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The world's best employers in 2017

Google’s parent company Alphabet is the best employer in the world, according to data compiled by Statista and Forbes on the best publically listed companies to work for.

FILE: The Google France offices in Paris. AFP

What does it take to be voted the best employer in the world?

Maybe it is allowing staff to take a nap during the working day, as Google does at its London office.

Google’s parent company Alphabet is the best employer in the world, according to data compiled by Statista and Forbes on the best publically listed companies to work for.

Perks of the job at Google include offices with slides and as much gourmet food, smoothies and coffee as you want to eat and drink.

However, while these fringe benefits grab the headlines, studies show that what employees really value most is pay, prospects, feeling respected, trust and having strong relationships with colleagues.

Statista analysed more than 360,000 recommendations for a listed company as an employer. In order to evaluate companies as a top employer, employees were asked to rate their own employer internally as well as to say how likely they would be to recommend other employers in industries they are familiar with.

Alphabet came top with a perfect score of 100, with employees citing the company’s image, working conditions and diversity as the reasons for its top rating.

It is closely followed by Silicon Valley rival Microsoft with a score of 98.85, and in total four of the top 10 employers were US tech firms: Apple was in fourth place, and IBM eighth.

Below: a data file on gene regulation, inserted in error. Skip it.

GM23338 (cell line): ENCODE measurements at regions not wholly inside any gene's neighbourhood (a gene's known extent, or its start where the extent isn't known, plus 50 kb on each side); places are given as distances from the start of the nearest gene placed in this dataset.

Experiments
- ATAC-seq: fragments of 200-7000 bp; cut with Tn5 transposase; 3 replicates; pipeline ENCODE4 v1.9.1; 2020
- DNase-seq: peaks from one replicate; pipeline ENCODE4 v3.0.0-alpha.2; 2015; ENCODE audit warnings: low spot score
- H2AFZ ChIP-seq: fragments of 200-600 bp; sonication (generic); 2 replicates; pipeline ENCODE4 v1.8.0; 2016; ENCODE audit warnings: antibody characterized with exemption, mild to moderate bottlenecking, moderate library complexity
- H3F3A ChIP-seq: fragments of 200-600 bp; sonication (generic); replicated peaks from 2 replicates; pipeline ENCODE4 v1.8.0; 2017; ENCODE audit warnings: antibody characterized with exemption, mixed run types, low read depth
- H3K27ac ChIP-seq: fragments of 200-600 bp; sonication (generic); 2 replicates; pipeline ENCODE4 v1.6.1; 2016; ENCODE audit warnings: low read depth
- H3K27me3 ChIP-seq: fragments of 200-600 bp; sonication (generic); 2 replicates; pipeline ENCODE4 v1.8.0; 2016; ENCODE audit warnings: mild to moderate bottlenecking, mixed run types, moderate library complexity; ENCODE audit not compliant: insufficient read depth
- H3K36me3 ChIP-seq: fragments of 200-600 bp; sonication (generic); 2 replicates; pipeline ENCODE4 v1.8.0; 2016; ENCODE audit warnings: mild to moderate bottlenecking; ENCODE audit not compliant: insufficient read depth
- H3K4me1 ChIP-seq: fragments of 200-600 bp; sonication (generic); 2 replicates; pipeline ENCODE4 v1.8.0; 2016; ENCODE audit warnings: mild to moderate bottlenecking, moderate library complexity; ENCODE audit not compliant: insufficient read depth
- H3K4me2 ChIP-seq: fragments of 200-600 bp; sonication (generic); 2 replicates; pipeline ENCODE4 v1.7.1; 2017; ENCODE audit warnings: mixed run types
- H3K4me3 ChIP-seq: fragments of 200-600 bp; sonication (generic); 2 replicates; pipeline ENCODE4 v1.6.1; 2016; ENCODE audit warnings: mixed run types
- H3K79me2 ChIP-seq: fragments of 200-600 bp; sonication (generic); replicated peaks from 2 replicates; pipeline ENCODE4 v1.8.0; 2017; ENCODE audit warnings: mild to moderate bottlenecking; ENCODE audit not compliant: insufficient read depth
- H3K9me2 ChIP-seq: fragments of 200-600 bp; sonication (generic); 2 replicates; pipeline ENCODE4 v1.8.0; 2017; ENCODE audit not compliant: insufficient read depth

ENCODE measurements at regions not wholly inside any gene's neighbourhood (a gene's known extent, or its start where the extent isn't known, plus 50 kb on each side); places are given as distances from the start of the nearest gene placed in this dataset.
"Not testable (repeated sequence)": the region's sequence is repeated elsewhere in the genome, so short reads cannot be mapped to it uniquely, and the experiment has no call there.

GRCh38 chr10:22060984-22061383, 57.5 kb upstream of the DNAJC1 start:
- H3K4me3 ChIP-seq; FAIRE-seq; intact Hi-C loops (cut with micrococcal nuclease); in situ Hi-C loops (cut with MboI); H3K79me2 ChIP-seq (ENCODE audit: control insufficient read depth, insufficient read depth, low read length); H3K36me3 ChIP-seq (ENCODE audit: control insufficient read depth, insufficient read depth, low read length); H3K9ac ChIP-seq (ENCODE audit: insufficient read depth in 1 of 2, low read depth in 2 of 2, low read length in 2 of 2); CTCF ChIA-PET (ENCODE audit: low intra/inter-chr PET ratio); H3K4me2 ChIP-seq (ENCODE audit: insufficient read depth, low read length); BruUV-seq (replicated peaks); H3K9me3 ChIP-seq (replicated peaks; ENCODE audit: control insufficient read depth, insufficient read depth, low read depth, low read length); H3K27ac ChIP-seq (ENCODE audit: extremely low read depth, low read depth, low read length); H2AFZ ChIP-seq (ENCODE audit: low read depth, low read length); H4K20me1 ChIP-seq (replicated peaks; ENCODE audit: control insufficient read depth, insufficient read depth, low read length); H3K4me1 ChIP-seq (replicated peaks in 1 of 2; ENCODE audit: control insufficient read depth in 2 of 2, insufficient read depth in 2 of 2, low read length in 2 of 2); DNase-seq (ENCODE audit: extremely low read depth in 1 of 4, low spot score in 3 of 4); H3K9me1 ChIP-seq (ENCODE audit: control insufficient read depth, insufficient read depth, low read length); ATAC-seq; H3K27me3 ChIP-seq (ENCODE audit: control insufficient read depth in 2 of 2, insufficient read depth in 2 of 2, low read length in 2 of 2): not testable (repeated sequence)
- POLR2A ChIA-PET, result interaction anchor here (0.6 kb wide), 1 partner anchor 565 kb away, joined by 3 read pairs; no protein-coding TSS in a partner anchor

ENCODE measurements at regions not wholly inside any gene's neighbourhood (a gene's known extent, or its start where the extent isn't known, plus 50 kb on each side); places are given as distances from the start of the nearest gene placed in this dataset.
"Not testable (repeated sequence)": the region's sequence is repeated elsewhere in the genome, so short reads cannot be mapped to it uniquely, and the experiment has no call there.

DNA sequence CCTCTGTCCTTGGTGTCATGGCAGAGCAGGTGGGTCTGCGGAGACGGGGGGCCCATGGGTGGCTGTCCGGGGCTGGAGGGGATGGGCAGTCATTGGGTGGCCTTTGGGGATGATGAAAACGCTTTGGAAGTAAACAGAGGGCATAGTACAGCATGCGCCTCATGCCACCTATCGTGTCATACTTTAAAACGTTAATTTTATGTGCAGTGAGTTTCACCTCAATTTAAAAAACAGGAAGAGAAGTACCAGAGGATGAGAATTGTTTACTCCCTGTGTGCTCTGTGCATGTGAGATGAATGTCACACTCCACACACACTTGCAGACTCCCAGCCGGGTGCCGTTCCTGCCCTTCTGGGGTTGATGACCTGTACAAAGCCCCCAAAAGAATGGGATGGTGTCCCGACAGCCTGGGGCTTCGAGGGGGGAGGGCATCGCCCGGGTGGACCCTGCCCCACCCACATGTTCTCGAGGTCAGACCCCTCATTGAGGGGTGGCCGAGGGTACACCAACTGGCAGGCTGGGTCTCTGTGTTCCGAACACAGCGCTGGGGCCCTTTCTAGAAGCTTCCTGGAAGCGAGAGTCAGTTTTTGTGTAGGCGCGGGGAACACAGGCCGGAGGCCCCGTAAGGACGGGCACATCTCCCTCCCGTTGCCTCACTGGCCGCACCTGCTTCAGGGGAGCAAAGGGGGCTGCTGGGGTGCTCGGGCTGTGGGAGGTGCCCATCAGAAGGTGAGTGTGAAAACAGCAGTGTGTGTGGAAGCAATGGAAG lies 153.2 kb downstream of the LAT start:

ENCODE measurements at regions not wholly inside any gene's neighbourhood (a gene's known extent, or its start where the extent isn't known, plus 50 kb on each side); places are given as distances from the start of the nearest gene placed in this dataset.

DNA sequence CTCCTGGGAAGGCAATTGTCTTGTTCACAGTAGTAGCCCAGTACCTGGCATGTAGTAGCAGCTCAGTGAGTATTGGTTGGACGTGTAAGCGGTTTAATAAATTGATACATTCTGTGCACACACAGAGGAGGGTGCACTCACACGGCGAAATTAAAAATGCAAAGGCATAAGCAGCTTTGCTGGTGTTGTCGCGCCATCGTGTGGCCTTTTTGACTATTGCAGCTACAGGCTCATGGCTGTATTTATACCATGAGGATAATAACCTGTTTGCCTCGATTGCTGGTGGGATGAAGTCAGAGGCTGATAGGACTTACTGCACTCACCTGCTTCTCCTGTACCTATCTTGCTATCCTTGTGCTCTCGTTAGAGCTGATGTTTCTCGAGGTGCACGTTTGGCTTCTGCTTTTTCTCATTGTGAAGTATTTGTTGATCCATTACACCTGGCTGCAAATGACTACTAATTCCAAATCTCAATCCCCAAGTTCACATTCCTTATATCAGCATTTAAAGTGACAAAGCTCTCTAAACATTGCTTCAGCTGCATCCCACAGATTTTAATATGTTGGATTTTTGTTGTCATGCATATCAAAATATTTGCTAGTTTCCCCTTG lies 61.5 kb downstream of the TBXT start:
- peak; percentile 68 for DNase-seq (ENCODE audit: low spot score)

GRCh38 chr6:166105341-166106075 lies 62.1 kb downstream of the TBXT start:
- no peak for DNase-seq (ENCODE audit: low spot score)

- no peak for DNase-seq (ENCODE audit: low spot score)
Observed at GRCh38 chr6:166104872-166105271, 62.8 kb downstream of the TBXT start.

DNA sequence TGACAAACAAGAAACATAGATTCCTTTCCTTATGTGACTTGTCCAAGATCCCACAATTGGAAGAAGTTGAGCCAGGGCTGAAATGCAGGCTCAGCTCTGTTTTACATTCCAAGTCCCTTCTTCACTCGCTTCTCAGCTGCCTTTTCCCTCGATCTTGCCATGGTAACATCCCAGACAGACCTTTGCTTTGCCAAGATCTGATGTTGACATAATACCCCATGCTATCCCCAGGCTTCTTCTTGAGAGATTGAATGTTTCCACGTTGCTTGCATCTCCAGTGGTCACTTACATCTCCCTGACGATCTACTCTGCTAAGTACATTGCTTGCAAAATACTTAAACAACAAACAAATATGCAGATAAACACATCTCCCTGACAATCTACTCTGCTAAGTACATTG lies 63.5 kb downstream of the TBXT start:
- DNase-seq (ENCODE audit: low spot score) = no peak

Six of the top 10 employers are from the US, two from Asia and two from Europe.

Third-placed Japan Exchange Group is rated highly by its employees thanks to its strong commitment to training and flexible working: in addition to internal training it pays annual tuition fees of up to $2,700 for each employee to study for a qualification; and 100% of its female employees return to work after maternity leave thanks to Japan Exchange Group paying for childcare and offering staggered working hours.

Japan Exchange Group is one of 22 financial services companies to feature in Statista and Forbes’ top 500 employers, and just one of two in the top 10: the other is Sweden’s Investor AB, which came ninth with a score of 87.74.

BRAND POWER

As well as surveying the opinions of employees, Forbes and Statista also looked at how companies were perceived by people outside of the organisation.

Their Top Regarded Companies rankings threw up surprisingly different results to the survey of employees, with just two of the top 10 employers list – Alphabet and Apple – making the grade.

Statista asked 15,000 respondents from 60 countries to give their opinions on the businesses featured in Forbes’ Global 2000 ranking of the world’s biggest publicly listed companies.

The companies were evaluated based on trustworthiness and honesty, social conduct, the company as an employer and the performance of the company’s product or service.

German engineering giant Siemens comes out on top, thanks to being regarded as highly trustworthy by people outside of the business.

It is one of four European companies to feature in the top 10 – double the number to feature in the list of best employers.

All four European companies in the top 10 – Siemens, Michelin Group (2nd), Carlsberg (6th), and Ferrari (8th) – are globally recognised brands.

The power of the brand to create a favourable view of a company becomes clear as you look further down the full list of the 250 Top Regarded Companies.

It is dominated by strong brands, and it isn’t until German software company SAP in 17th place and Swiss toilet manufacturer Geberit in 18th place that you arguably reach companies that aren’t instantly recognisable household names.

By coming third in the highly regarded rankings, Alphabet is one of the few companies being viewed positively by both employees and outsiders.

In Google it has created a brand so powerful that, like Hoover before it, it has entered the Oxford English Dictionary as a verb for the function that it carries out.

Having an office where you can nap is an attractive perk, but it probably isn’t the reason that more than 2 million people every year apply to work at Google.

Written by Ajay Bhalla, president , Global Enterprise Risk and Security.

This article was republished courtesy of the World Economic Forum.

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